Jeeves and the King of Clubs review: pale imitation
Ben Schott creats some laughs in his homage but falls short of Wodehouse’s brilliance
Matthew Macfadyen and Stephen Mangan portray Jeeves and Wooster in “Perfect Nonsense” in a 2013 stage production. Photograph: Stuart Wilson/Getty Images
Jeeves and the King of Clubs
It is a truth universally acknowledged that when the creator of a famous character or characters hands in the dinner pail, up pop other scribes eager to cash in on sequels featuring said creations. No sooner had the pen fallen from Ian Fleming’s nerveless hand than Kingsley Amis, John Gardener and Sebastian Faulks began rehewing Bond from the living cardboard. And in 2013 Faulks indulged in another bit of literary resurrectionism with Jeeves and the Wedding Bells, an effort scoring nine out of 10 with myself, and other fans I quizzed at the time.
Now Ben Schott of Miscellany fame has bunged his fedora in the ring with Jeeves and the King of Clubs: “Storm clouds loom over Europe. Treason is afoot in the highest social circles. The very security of the nation is in peril. Jeeves, we discover, has long been an agent of British Intelligence, but now his Majesty’s Government must turn to the one man who can help . . . Bertie Wooster.”
The plot, let it be said, is of an intricacy worthy of the master. The odious R Spode, and his black shorts, get their comeuppance. Bertie does a preux chevalier star-crossed lovers repair job and finds romance with one Iona daughter of spymaster Lord Mac Auslan. Old favourites Madeline Basset, Florence Craye, Percy Gorringe, and the fifth Baron Chuffnell make their appearances as do various “Dronesman” (a coinage I didn’t much care for). Bertie’s garish dress slippers get on Jeeves’ optic nerves. So far, so formulaic, though a sub-plot involving Aunt Dahlia’s attempts to out Lea Perrin by concocting Brinkley sauce leaves a curious aftertaste.
Where Mr Schott falls down is in dealing with what Jeeves refers to as ‘The psychology of the individual’ or, as Bertie has it “what they’re like”. Wodehouse one feels would not have Bertie say: “I stalked out of the bank in mid-dudgeon with the firm intention of forsaking Trollope’s for the more accommodating embrace of a Hoare.” Nor (Bertie is rebuking an acquaintance) “You may stick your three jobs Montague where the monkey hides the nuts. Tinkerty tonk.” Vulgarity is not Bertie’s style.
On occasion Schott gets it very nearly right: “To say that money was close to Uncle Tom’s heart was to misapprehend how much the old chap valued blood. I have often thought that a stage manager, struggling to provide suitably dramatic sound effects for the eye-gouging scene in King Lear, need do nothing more than whisper ‘supertax’ into Uncle Tom’s lughole and stand well back.” His own ear should tell him that “Lughole” is not Bertie.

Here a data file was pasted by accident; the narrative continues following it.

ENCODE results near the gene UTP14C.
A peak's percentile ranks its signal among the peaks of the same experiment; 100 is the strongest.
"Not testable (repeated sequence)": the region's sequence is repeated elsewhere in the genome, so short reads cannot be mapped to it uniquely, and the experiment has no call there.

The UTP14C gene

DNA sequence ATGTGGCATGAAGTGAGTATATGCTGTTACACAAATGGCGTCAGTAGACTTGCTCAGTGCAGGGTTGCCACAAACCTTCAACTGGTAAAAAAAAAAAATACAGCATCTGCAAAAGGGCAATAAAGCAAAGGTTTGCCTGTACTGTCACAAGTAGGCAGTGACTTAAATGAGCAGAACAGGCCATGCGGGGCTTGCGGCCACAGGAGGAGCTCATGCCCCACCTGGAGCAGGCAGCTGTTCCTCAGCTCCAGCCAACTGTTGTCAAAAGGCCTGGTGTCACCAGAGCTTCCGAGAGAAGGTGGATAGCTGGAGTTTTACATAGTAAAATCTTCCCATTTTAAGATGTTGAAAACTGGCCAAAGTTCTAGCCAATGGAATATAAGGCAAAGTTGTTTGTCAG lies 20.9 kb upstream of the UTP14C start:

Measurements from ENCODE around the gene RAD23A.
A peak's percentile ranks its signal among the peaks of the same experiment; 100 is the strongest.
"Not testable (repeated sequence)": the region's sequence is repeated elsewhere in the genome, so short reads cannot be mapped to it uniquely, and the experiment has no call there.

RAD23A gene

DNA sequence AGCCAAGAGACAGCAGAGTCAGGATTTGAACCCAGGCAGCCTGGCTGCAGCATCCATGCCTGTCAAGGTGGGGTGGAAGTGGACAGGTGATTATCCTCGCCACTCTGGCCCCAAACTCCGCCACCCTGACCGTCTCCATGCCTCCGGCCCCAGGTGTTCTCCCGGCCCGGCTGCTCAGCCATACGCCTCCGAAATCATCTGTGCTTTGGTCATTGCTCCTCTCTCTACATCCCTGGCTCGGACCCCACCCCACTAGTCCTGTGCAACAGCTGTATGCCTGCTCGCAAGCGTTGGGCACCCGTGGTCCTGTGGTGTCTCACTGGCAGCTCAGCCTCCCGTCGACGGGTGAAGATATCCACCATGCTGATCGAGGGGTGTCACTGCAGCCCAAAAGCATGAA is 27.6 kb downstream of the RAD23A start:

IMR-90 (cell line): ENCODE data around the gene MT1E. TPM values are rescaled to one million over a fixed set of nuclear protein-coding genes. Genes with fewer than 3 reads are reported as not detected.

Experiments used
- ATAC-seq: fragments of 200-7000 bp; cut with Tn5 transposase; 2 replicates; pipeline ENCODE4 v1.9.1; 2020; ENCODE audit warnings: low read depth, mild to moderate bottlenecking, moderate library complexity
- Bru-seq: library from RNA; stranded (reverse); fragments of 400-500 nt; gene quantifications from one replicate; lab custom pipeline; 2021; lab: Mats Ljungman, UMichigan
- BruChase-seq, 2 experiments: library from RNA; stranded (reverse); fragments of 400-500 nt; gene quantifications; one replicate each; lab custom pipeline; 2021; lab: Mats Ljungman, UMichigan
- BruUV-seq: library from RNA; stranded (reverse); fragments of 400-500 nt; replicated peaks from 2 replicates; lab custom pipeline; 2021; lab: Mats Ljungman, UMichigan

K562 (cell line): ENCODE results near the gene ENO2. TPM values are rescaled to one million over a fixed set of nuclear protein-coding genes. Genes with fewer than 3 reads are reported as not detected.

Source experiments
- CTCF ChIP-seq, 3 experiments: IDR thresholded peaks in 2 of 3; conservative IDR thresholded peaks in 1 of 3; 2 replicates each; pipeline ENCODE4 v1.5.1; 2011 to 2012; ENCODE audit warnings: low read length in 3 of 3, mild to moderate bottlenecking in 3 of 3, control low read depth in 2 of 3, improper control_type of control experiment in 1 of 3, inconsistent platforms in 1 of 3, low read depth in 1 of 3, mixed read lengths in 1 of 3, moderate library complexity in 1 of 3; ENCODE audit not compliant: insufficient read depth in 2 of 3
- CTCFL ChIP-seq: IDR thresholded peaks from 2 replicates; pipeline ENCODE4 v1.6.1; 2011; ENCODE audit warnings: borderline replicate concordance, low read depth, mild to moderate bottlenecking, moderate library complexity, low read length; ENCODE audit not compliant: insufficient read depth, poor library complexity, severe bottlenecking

Nor, I think, is this Aunt Dahlia: “Really Bertie I wish you wouldn’t quote Oscar Wilde. In case you haven’t noticed there’s a clergyman present and the Reverend Prebendary David Miller does not take kindly to anti-scriptural innuendo.” (Especially as there hasn’t been any for him to take unkindly to.)
Where Wodehouse’s Jeeves’ dissertations on cultured pearls or silversmith’s terminology occur naturally in context, Schott’s Jeeves seems as fond of gratuitous trivia as Schott himself. Here he is correcting Bertie’s contention that the words clump and clank are interchangeable: “clump is a sound made by non metallic articles, heavy boots perhaps, or boxing gloves. Metals clink, clank, or periodically clunk.” In another hundred words he explicates thud, ring, clang, tinkle and chime.
This ventriloquism also affects Bertie who explains to Iona that the adjective for Aunts is “Materteral”. Periodically clunking too is Schott’s use of English. A long silence is “protracted”. Long things tend to be . . . but I don’t suppose Wodehouse, whom Belloc famously called ‘The best living writer of English’, would have bothered pointing it out. But back to Bertie as trivia expert. When he notices, for instance, that despite his Scottish accent Lord Mac Auslan gives “the distasteful E in whiskey a distinctly Dublinesque twang” he is not the Bertram we know.
Who is he then? Sometimes Stephen Fry: “same again” I instructed, “and one for m’colleague.” And then Terry Thomas. Spode is an “absolute shower”. One would imagine a scenario featuring Bertie temporarily in charge of Eulalie Soeurs, Spode’s lingerie outlet, would be impossible not to milk for laughs. But Schott manages it. The difference between this well-meaning homage and a real Jeeves novel is the same as that between seeing a couple of nice old Americans dressing up and pretending to be Laurel and Hardy and watching a screening of The Music Box.
There are laughs and admirable ingenuity in Schott’s confection. But laughter is not joy nor admiration love. Materteral is a good adjective. Wodehouse has a good adjective for his famous gentleman’s gentleman too. He called him “The Inimitable Jeeves.”